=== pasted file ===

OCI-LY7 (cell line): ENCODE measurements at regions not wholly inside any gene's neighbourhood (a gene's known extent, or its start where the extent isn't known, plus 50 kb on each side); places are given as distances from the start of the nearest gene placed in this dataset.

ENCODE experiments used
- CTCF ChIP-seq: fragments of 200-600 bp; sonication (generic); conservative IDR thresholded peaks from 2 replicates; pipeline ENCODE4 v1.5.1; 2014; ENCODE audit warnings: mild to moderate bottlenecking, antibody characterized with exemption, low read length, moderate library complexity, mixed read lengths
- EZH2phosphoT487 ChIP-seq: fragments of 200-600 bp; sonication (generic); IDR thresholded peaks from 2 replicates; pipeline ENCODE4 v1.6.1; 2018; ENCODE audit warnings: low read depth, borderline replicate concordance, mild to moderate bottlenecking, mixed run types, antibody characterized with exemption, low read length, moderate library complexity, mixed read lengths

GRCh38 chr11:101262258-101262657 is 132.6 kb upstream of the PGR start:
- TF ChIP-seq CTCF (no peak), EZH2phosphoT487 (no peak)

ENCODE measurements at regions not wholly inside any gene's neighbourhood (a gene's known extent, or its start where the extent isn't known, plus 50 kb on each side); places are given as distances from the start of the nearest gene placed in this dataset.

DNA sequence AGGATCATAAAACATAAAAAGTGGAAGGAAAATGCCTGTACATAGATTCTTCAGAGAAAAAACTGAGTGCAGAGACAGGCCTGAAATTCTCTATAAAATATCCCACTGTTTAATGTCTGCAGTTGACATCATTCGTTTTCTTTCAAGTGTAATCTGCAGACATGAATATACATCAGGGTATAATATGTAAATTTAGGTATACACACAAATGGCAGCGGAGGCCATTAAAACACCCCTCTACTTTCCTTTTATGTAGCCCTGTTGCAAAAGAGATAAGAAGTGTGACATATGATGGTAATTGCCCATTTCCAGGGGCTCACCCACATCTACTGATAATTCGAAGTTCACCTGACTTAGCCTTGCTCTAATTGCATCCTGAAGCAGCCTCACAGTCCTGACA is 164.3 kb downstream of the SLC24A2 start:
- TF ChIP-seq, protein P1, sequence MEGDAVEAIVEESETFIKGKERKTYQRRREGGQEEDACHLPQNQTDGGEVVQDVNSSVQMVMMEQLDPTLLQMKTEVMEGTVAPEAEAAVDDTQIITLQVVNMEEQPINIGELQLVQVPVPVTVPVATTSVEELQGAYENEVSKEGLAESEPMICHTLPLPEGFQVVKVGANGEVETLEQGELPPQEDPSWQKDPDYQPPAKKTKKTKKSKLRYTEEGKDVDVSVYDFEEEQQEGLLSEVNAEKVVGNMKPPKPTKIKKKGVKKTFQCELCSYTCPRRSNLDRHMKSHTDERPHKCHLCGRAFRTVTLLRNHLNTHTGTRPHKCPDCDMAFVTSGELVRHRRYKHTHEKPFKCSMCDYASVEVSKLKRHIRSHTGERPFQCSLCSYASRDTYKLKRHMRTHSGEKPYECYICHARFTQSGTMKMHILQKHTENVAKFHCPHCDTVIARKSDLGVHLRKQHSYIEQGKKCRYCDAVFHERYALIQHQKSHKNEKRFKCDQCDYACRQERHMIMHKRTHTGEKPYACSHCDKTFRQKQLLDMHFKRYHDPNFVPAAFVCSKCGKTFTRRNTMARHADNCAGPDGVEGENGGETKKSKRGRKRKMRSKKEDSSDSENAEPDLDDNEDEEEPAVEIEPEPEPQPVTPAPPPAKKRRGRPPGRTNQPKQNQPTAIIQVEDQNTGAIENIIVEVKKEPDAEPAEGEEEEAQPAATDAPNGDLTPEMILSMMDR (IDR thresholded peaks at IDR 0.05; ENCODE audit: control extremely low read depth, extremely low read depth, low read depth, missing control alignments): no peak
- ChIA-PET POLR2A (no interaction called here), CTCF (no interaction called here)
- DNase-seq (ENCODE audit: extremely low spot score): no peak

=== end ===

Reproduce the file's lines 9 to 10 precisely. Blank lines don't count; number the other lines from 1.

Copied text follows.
- TF ChIP-seq, protein P1, sequence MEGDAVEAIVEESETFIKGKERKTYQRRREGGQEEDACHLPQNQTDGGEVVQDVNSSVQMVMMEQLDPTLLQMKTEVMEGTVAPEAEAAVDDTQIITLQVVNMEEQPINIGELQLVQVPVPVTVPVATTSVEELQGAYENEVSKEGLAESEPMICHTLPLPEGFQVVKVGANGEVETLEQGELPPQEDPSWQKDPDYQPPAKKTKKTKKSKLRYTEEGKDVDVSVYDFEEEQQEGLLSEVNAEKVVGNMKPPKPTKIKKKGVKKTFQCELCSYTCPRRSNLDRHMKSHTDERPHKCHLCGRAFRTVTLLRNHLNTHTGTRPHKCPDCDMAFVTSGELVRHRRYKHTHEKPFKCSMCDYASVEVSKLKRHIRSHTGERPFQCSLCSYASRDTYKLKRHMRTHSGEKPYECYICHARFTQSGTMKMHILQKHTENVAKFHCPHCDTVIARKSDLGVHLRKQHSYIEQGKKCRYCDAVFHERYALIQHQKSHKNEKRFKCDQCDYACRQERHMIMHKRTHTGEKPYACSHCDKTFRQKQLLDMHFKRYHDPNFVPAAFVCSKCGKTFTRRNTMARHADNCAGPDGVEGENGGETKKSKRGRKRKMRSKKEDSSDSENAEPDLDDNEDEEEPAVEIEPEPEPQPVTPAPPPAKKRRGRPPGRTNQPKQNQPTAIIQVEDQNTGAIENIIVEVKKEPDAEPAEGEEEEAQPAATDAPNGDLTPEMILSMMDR (IDR thresholded peaks at IDR 0.05; ENCODE audit: control extremely low read depth, extremely low read depth, low read depth, missing control alignments): no peak
- ChIA-PET POLR2A (no interaction called here), CTCF (no interaction called here)